Generally, patients are advised not to eat or drink anything after midnight before surgery, according to the American Society of Anesthesiologists. They should also avoid drinking alcoholic beverages for 24 hours after surgery.
The British Journal of Anaesthesia states that smoking and hazardous drinking are significant risk factors that affect the rate of complications after surgery. Hazardous drinking involves consuming three or more alcoholic drinks per day, with a single drink containing 12 grams of ethanol, as described by the World Health Organization. Abstaining from drinking alcohol three to eight weeks before surgery can greatly reduce the occurrence of serious postoperative complications, such as infections and wound and cardiopulmonary complications.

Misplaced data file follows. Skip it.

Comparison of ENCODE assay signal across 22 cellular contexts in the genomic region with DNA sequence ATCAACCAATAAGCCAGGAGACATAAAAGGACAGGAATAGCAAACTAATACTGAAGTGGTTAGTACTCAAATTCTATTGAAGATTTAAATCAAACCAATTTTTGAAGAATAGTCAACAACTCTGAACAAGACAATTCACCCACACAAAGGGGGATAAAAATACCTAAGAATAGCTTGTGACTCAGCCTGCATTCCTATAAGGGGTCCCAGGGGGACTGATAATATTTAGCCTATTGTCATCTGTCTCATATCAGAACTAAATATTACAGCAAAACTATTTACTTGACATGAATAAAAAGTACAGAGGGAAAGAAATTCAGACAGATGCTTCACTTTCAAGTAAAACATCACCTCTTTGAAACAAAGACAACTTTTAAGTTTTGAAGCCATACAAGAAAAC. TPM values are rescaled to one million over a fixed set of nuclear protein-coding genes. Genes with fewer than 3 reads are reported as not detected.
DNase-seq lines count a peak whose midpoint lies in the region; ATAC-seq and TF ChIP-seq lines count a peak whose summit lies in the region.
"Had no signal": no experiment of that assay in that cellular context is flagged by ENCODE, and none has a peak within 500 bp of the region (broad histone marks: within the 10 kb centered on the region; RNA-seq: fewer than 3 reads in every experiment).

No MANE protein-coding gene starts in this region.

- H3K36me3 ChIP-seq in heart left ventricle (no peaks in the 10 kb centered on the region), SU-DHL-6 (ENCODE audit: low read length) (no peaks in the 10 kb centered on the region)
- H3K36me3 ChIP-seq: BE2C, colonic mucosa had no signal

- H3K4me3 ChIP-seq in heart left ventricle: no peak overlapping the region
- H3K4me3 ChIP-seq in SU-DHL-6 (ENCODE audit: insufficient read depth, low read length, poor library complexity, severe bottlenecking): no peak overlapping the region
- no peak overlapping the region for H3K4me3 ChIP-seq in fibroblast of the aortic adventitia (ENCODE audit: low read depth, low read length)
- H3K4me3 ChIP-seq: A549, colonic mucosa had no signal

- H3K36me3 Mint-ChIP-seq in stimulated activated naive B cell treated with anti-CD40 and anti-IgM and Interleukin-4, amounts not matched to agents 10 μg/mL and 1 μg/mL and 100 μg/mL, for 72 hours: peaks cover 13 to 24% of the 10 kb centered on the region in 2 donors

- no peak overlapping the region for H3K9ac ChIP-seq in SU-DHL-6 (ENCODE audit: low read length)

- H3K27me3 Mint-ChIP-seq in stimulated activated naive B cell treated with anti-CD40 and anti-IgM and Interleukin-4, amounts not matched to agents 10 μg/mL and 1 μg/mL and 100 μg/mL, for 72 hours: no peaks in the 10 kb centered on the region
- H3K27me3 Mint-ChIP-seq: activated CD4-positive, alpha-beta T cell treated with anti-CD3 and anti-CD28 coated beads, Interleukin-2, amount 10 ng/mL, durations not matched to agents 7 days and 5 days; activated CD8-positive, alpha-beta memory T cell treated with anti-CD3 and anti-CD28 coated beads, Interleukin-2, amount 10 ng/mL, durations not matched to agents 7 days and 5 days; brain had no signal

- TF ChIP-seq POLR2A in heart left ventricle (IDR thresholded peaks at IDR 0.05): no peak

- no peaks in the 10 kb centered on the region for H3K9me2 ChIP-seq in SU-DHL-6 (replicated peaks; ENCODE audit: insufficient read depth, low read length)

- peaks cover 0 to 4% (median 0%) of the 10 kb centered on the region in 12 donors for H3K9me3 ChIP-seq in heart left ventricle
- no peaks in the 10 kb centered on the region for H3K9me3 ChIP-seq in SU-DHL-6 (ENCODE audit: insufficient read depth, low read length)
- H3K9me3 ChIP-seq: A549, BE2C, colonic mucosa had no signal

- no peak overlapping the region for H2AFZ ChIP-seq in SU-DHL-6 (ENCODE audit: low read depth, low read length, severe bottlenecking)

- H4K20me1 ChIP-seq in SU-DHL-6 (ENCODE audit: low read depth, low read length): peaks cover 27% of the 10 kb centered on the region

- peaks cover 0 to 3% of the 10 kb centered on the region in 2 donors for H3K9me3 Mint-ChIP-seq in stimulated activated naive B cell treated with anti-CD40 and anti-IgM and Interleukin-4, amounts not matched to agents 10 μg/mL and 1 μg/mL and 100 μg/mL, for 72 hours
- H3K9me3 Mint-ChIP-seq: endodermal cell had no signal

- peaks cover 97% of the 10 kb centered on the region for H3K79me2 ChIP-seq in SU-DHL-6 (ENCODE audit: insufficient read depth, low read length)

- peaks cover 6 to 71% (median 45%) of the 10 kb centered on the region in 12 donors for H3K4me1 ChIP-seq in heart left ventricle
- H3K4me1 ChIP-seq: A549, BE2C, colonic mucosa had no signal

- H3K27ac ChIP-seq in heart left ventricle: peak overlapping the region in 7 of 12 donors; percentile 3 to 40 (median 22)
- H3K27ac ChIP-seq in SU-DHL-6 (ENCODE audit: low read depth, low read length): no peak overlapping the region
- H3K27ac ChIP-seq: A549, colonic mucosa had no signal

Heavy drinking affects immune capacity, cardiac function and metabolic stress response, says the British Journal of Anaesthesia. It also induces muscular dysfunction. The common complications linked to alcohol include bleeding episodes, cardiopulmonary complications and postoperative infections. The risk holds for all kinds of surgery in any setting. Studies reveal that hazardous alcohol intake increases postoperative morbidity, with a complication rate above 50 percent in patients who drink three to four drinks daily. The complication rate raises to 200 to 400 percent when patients consume five drinks or more per day.